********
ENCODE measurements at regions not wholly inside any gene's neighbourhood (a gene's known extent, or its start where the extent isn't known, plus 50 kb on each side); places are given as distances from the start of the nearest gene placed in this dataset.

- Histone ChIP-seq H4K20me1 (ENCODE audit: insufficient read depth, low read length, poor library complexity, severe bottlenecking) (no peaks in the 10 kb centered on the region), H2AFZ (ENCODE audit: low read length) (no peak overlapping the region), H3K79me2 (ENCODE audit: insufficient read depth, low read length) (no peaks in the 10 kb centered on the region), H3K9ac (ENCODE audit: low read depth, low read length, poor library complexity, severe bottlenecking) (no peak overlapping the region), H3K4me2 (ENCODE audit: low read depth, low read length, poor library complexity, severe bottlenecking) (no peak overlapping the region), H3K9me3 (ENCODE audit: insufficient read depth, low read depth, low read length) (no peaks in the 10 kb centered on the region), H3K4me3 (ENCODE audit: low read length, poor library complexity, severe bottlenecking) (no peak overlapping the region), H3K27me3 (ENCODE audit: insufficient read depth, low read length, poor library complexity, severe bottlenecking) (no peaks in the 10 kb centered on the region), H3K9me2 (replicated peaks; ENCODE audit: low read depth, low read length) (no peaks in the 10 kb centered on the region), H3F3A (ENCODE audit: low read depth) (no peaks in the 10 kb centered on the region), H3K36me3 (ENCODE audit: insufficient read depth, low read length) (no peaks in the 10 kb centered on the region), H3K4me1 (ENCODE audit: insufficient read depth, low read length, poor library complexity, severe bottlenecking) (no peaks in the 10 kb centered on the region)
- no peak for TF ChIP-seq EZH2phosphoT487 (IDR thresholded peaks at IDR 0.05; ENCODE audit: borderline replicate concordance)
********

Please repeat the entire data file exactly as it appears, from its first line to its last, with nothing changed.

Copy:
ENCODE measurements at regions not wholly inside any gene's neighbourhood (a gene's known extent, or its start where the extent isn't known, plus 50 kb on each side); places are given as distances from the start of the nearest gene placed in this dataset.

- Histone ChIP-seq H4K20me1 (ENCODE audit: insufficient read depth, low read length, poor library complexity, severe bottlenecking) (no peaks in the 10 kb centered on the region), H2AFZ (ENCODE audit: low read length) (no peak overlapping the region), H3K79me2 (ENCODE audit: insufficient read depth, low read length) (no peaks in the 10 kb centered on the region), H3K9ac (ENCODE audit: low read depth, low read length, poor library complexity, severe bottlenecking) (no peak overlapping the region), H3K4me2 (ENCODE audit: low read depth, low read length, poor library complexity, severe bottlenecking) (no peak overlapping the region), H3K9me3 (ENCODE audit: insufficient read depth, low read depth, low read length) (no peaks in the 10 kb centered on the region), H3K4me3 (ENCODE audit: low read length, poor library complexity, severe bottlenecking) (no peak overlapping the region), H3K27me3 (ENCODE audit: insufficient read depth, low read length, poor library complexity, severe bottlenecking) (no peaks in the 10 kb centered on the region), H3K9me2 (replicated peaks; ENCODE audit: low read depth, low read length) (no peaks in the 10 kb centered on the region), H3F3A (ENCODE audit: low read depth) (no peaks in the 10 kb centered on the region), H3K36me3 (ENCODE audit: insufficient read depth, low read length) (no peaks in the 10 kb centered on the region), H3K4me1 (ENCODE audit: insufficient read depth, low read length, poor library complexity, severe bottlenecking) (no peaks in the 10 kb centered on the region)
- no peak for TF ChIP-seq EZH2phosphoT487 (IDR thresholded peaks at IDR 0.05; ENCODE audit: borderline replicate concordance)